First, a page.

Following a series of disastrous defeats of the French Army, on 19 September 1870, Prussian forces had taken control of the country around Paris, and put the capital under siege. With the surrender of the French Emperor Napoleon III, a provisional republican government had been established, and ushered in the Third Republic as successor to the Second Empire – in the most difficult of circumstances.
The new French government was not yet ready to admit defeat. They called for guerilla warfare against the occupying Prussian forces to deprive them of supplies, and the formation of large armies from the unoccupied provinces to the west and south. Prussian opinion favoured the bombardment of Paris to try to bring the war to a more rapid conclusion, but thankfully Prussian High Command wouldn’t accept that, on moral grounds.
As the Prussians sent small armies out to the provinces to disrupt French attempts at re-organisation, conditions in Paris grew steadily worse.
Anton von Werner shows the contrasting life In the Troops’ Quarters Outside Paris (1894), here in the luxurious Château de Brunoy, which had been abandoned to or requisitioned by those occupying forces. Prussian soldiers were blamed for the almost complete destruction of Pissarro’s work prior to the war, when they occupied his house in 1870.
Édouard Detaille’s painting of action at Champigny, December 1870 (1879) is only 12.5 km (just under eight miles) from the centre of Paris.
There were French counter-attacks. On 29 October 1870, General Carey de Bellemare attacked the Prussian Guard at Le Bourget, despite having no orders to do so, and forced them to cede the town to his troops. Although the Prussian positions were of little value to either side, the Prussians re-took them in the Battle of Le Bourget on 30 October. Although incorrectly dated, de Neuville shows French soldiers sheltering in a Bivouac after the Battle of Bourget, 21 December 1870 (1873). This was a major blow to the beleaguered citizens still in Paris.
As the winter grew colder, Parisians were starting to starve. A city which had long been proud of its restaurants and food was reduced to scavenging meals based on horse, dog, cat, and even the city’s rats.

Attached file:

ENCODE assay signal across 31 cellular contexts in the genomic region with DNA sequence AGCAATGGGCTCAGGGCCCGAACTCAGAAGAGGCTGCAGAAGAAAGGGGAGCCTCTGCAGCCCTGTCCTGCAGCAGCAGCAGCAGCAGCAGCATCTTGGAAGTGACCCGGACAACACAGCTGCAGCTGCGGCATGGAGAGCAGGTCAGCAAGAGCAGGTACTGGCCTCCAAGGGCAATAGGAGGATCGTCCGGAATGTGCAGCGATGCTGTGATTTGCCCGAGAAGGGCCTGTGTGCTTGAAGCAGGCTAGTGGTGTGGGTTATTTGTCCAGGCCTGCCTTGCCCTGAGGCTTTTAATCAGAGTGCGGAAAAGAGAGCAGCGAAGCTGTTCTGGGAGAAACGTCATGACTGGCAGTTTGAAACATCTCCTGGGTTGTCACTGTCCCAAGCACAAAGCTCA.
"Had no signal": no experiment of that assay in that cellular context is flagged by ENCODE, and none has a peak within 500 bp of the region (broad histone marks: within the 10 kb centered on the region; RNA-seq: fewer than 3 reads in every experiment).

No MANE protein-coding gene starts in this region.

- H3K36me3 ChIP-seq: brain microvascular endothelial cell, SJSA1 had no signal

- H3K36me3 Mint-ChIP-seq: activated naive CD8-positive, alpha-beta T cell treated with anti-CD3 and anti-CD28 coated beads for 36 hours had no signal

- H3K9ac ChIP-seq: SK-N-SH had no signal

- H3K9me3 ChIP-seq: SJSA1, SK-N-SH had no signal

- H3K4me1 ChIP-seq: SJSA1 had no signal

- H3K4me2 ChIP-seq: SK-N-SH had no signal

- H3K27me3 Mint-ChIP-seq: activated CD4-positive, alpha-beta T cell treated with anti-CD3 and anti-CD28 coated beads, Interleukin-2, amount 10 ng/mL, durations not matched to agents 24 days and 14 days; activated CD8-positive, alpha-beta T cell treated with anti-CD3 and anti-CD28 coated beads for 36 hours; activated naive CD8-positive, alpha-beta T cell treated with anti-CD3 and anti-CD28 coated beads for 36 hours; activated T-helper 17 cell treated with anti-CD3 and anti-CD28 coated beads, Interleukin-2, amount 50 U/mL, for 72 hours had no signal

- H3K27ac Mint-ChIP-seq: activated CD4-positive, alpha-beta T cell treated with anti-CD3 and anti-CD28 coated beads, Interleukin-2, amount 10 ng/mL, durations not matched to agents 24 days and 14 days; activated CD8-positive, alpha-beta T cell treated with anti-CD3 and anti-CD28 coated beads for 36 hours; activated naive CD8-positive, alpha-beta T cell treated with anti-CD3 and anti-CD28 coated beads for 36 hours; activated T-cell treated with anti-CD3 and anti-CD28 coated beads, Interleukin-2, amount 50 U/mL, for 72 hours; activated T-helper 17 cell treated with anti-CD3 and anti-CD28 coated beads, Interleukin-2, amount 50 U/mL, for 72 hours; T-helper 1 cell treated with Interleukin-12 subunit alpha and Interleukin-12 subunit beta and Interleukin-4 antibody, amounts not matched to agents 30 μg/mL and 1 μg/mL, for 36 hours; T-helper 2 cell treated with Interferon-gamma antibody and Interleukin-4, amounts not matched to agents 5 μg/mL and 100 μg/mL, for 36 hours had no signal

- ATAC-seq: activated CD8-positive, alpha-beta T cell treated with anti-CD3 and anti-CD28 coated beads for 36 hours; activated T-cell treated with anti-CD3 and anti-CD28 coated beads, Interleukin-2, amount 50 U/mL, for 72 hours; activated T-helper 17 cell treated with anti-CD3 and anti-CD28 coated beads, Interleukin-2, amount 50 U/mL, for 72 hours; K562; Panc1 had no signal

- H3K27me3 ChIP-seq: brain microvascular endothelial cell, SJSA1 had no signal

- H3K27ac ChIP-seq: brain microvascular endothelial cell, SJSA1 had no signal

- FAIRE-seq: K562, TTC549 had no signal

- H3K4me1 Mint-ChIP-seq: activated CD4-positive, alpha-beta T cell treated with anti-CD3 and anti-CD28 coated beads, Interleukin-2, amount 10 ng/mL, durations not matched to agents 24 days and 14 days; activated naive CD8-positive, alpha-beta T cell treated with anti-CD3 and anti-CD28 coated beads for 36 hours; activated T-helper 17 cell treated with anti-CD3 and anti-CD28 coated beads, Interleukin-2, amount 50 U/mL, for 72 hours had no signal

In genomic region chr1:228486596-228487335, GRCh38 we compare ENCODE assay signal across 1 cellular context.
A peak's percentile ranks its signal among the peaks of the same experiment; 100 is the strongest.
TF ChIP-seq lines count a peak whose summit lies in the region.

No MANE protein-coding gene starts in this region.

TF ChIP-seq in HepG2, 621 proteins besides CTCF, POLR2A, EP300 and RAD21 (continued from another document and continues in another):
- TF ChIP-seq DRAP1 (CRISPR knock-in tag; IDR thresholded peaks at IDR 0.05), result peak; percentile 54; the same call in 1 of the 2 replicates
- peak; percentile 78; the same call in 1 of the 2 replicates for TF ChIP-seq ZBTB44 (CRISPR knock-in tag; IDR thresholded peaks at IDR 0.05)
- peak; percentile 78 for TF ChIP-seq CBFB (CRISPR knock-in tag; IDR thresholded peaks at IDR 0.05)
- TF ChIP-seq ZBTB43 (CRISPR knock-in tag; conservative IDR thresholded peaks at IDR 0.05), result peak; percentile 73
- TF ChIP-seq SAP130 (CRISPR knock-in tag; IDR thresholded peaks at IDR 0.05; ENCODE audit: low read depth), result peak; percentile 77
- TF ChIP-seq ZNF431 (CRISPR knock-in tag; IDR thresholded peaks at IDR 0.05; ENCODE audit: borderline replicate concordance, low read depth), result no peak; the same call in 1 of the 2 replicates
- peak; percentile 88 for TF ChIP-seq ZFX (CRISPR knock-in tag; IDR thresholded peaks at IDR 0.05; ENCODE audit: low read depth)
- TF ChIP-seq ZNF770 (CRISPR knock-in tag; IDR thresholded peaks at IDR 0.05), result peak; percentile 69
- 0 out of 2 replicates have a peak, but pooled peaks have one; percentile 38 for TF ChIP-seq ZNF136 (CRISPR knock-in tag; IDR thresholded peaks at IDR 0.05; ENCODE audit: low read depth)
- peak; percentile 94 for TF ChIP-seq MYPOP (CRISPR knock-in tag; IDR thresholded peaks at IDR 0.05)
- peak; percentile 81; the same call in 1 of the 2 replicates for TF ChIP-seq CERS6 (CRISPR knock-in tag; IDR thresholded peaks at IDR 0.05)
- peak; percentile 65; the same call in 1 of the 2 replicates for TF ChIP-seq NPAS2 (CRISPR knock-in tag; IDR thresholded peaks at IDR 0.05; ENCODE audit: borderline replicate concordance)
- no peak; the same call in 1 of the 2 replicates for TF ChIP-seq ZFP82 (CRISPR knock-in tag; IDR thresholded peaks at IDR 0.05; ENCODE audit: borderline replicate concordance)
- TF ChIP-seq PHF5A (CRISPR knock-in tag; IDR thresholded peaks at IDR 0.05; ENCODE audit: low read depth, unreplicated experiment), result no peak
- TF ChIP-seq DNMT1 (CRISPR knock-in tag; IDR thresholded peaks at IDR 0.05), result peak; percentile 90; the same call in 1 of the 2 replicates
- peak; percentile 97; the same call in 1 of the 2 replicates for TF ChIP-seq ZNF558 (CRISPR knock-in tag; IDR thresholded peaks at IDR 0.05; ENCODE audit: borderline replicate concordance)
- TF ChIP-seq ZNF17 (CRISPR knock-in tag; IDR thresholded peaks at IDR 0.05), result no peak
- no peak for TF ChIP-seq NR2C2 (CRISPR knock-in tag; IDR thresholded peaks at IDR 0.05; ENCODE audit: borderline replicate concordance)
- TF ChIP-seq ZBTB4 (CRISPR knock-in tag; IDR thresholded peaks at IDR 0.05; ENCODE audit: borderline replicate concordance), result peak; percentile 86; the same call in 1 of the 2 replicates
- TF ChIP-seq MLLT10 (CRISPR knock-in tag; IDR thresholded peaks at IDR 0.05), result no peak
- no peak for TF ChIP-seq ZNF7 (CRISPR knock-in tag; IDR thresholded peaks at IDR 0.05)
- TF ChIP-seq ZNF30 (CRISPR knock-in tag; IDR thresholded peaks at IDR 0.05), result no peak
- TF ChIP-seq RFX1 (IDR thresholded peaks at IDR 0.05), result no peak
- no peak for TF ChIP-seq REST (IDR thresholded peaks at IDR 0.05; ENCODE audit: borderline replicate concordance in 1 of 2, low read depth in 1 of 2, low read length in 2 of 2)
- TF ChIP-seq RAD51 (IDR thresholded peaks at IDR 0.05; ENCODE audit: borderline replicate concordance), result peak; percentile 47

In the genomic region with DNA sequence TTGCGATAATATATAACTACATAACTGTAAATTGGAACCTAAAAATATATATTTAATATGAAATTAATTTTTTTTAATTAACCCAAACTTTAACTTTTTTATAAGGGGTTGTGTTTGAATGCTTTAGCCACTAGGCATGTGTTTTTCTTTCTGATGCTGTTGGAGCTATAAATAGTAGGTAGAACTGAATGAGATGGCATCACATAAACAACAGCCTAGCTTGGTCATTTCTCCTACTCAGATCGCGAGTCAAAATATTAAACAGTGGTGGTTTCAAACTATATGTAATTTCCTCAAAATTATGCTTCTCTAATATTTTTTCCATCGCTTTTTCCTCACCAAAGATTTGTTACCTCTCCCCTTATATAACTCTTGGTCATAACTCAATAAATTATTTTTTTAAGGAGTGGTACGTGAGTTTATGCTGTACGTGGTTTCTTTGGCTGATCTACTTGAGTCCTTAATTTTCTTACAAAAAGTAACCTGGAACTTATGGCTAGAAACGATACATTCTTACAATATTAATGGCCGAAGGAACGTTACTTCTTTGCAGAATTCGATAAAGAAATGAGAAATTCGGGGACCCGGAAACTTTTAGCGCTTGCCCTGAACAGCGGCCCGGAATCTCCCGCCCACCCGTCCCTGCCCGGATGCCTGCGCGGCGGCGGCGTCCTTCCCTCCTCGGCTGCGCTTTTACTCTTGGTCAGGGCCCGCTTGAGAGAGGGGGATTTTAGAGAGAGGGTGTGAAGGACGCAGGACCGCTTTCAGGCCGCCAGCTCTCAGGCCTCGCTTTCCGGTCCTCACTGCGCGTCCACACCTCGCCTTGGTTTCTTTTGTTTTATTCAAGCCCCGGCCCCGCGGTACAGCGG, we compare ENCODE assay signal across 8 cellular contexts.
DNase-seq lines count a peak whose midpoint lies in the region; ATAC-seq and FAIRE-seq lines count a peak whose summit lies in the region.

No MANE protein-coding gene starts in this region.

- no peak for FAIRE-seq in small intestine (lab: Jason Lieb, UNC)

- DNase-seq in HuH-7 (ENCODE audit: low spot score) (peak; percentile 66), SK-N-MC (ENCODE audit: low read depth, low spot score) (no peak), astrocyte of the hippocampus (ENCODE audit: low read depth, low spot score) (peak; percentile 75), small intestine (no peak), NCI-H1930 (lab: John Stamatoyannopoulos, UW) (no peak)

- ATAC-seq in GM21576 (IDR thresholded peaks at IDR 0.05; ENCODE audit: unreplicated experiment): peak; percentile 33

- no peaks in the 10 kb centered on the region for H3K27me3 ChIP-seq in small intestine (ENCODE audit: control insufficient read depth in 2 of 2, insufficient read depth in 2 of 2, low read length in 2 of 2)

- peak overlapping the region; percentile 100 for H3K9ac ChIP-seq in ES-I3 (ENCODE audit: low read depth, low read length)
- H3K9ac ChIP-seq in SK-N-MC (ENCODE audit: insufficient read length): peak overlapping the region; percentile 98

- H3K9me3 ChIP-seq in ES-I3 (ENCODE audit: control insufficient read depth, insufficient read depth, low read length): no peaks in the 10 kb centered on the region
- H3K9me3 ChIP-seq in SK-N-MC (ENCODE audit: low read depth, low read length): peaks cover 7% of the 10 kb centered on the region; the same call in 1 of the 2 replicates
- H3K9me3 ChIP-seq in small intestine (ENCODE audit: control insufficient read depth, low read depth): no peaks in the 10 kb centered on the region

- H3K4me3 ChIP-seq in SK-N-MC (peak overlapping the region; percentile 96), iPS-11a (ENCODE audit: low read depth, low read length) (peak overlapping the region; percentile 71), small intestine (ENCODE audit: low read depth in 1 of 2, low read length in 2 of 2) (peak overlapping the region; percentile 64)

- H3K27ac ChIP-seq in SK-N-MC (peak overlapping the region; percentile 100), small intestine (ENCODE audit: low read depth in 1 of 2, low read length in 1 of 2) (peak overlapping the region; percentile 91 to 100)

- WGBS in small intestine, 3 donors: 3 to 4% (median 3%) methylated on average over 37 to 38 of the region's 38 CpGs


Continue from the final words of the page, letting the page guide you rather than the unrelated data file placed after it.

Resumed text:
Jean-Louis-Ernest Meissonier’s romanticised view of The Siege of Paris from 1870 combines almost every symbol relevant to the city’s distress, dressing Marianne in a lionskin, against a battle-worn flag. Meissonier had originally been attached to the staff of Napoleon III, and accompanied him in early phases of the war in Italy. During the siege of Paris, though, he was a Colonel commanding an improvised infantry unit, and knew well the realities of combat.
Another artist who was trapped within Paris was the great illustrator and painter Gustave Doré, who made several works showing scenes such as this Sister of Charity Saving a Child. An Episode of the Siege of Paris (1870-71).
But the greatest memorial to those who lost their lives in the siege, and those who survived it, is Louis-Ernest Barrias’ bronze The Defence of Paris of 1883. This has so dominated the part of the city in which it is situated that the area is known as La Défense.
Military action continued into 1871, although it was already clear that France was thoroughly defeated. Secret discussions about an armistice started on 23 January, but the French government feared that their capitulation could precipitate rebellion, even revolution.
Édouard Detaille’s depiction of The Armistice of 28th January 1871 (1873) shows the moment that the symbolic white flag was raised, over a bleak plain.
To the nearly 400,000 French dead from the war, the Prussians were determined to add profound insult: as shown in Anton von Werner’s painting of the Crowning of Wilhelm I as Emperor of Germany, in Versailles (1882), Prussia had celebrated victory and transformed into Germany in this ceremony held at the most famous of French royal palaces, on 18 January 1871.
Neither were the participants afraid to spread ‘false news’: Emil Hünten’s undated Welcome of Empress Eugénie by Prussian Soldiers shows an event which never occurred. When the Empress was told of her husband’s surrender to the Prussians at the Battle of Sedan, she is reported to have said:
“No! An Emperor does not capitulate! He is dead!… They are trying to hide it from me. Why didn’t he kill himself! Doesn’t he know he has dishonored himself?!”
With hostile crowds forming outside her Tuileries Palace, she slipped out to find sanctuary in the company of her American dentist, then fled to England by yacht on 7 September 1870. She was later joined by the former emperor, and the couple lived at Chislehurst in Kent. She never fraternised with Prussian soldiers.
The Franco-Prussian War was over, but its effects on Paris were not yet complete.